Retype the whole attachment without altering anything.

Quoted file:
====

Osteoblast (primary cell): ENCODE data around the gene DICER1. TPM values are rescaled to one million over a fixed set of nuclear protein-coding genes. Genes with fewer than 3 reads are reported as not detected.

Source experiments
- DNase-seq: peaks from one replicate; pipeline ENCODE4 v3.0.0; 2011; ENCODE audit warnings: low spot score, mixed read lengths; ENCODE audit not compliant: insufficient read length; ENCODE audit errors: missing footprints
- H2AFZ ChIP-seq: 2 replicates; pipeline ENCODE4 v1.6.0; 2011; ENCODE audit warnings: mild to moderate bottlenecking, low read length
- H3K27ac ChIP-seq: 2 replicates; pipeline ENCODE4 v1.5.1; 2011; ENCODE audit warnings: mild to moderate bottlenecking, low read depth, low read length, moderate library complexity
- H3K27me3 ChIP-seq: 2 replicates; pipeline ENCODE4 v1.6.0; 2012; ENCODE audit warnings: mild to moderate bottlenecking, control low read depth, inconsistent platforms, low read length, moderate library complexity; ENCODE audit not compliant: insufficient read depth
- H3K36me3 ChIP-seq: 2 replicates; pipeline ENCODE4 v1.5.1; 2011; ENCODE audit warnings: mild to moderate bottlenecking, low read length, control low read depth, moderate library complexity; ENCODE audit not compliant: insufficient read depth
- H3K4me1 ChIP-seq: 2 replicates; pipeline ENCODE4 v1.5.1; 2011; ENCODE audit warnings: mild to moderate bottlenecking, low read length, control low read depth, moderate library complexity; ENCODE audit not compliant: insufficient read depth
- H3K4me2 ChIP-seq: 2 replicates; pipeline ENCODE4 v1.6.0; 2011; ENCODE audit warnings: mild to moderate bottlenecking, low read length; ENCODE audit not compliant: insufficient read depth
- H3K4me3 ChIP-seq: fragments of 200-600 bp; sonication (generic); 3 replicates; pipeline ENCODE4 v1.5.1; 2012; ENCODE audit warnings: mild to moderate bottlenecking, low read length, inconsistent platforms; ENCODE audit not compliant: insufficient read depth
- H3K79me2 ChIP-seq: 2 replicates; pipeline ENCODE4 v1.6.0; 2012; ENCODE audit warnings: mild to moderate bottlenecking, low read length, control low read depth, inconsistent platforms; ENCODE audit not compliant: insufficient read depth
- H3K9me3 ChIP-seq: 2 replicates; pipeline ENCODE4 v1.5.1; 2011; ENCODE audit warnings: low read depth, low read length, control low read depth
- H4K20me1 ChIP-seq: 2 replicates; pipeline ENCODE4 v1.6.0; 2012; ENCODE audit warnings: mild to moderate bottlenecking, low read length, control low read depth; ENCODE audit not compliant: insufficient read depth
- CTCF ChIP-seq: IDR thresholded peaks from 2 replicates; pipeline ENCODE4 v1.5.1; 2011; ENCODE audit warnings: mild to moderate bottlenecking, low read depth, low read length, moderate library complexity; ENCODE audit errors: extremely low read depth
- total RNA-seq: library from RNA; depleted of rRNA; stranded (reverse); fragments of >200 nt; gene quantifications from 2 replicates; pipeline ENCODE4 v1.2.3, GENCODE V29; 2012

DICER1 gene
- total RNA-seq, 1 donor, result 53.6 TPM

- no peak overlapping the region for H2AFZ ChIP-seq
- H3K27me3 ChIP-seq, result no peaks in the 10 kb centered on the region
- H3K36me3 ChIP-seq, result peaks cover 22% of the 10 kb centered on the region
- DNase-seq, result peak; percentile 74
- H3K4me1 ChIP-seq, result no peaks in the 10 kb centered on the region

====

Osteoblast (primary cell): ENCODE data around the gene DICER1. TPM values are rescaled to one million over a fixed set of nuclear protein-coding genes. Genes with fewer than 3 reads are reported as not detected.

Source experiments
- DNase-seq: peaks from one replicate; pipeline ENCODE4 v3.0.0; 2011; ENCODE audit warnings: low spot score, mixed read lengths; ENCODE audit not compliant: insufficient read length; ENCODE audit errors: missing footprints
- H2AFZ ChIP-seq: 2 replicates; pipeline ENCODE4 v1.6.0; 2011; ENCODE audit warnings: mild to moderate bottlenecking, low read length
- H3K27ac ChIP-seq: 2 replicates; pipeline ENCODE4 v1.5.1; 2011; ENCODE audit warnings: mild to moderate bottlenecking, low read depth, low read length, moderate library complexity
- H3K27me3 ChIP-seq: 2 replicates; pipeline ENCODE4 v1.6.0; 2012; ENCODE audit warnings: mild to moderate bottlenecking, control low read depth, inconsistent platforms, low read length, moderate library complexity; ENCODE audit not compliant: insufficient read depth
- H3K36me3 ChIP-seq: 2 replicates; pipeline ENCODE4 v1.5.1; 2011; ENCODE audit warnings: mild to moderate bottlenecking, low read length, control low read depth, moderate library complexity; ENCODE audit not compliant: insufficient read depth
- H3K4me1 ChIP-seq: 2 replicates; pipeline ENCODE4 v1.5.1; 2011; ENCODE audit warnings: mild to moderate bottlenecking, low read length, control low read depth, moderate library complexity; ENCODE audit not compliant: insufficient read depth
- H3K4me2 ChIP-seq: 2 replicates; pipeline ENCODE4 v1.6.0; 2011; ENCODE audit warnings: mild to moderate bottlenecking, low read length; ENCODE audit not compliant: insufficient read depth
- H3K4me3 ChIP-seq: fragments of 200-600 bp; sonication (generic); 3 replicates; pipeline ENCODE4 v1.5.1; 2012; ENCODE audit warnings: mild to moderate bottlenecking, low read length, inconsistent platforms; ENCODE audit not compliant: insufficient read depth
- H3K79me2 ChIP-seq: 2 replicates; pipeline ENCODE4 v1.6.0; 2012; ENCODE audit warnings: mild to moderate bottlenecking, low read length, control low read depth, inconsistent platforms; ENCODE audit not compliant: insufficient read depth
- H3K9me3 ChIP-seq: 2 replicates; pipeline ENCODE4 v1.5.1; 2011; ENCODE audit warnings: low read depth, low read length, control low read depth
- H4K20me1 ChIP-seq: 2 replicates; pipeline ENCODE4 v1.6.0; 2012; ENCODE audit warnings: mild to moderate bottlenecking, low read length, control low read depth; ENCODE audit not compliant: insufficient read depth
- CTCF ChIP-seq: IDR thresholded peaks from 2 replicates; pipeline ENCODE4 v1.5.1; 2011; ENCODE audit warnings: mild to moderate bottlenecking, low read depth, low read length, moderate library complexity; ENCODE audit errors: extremely low read depth
- total RNA-seq: library from RNA; depleted of rRNA; stranded (reverse); fragments of >200 nt; gene quantifications from 2 replicates; pipeline ENCODE4 v1.2.3, GENCODE V29; 2012

DICER1 gene
- total RNA-seq, 1 donor, result 53.6 TPM

- no peak overlapping the region for H2AFZ ChIP-seq
- H3K27me3 ChIP-seq, result no peaks in the 10 kb centered on the region
- H3K36me3 ChIP-seq, result peaks cover 22% of the 10 kb centered on the region
- DNase-seq, result peak; percentile 74
- H3K4me1 ChIP-seq, result no peaks in the 10 kb centered on the region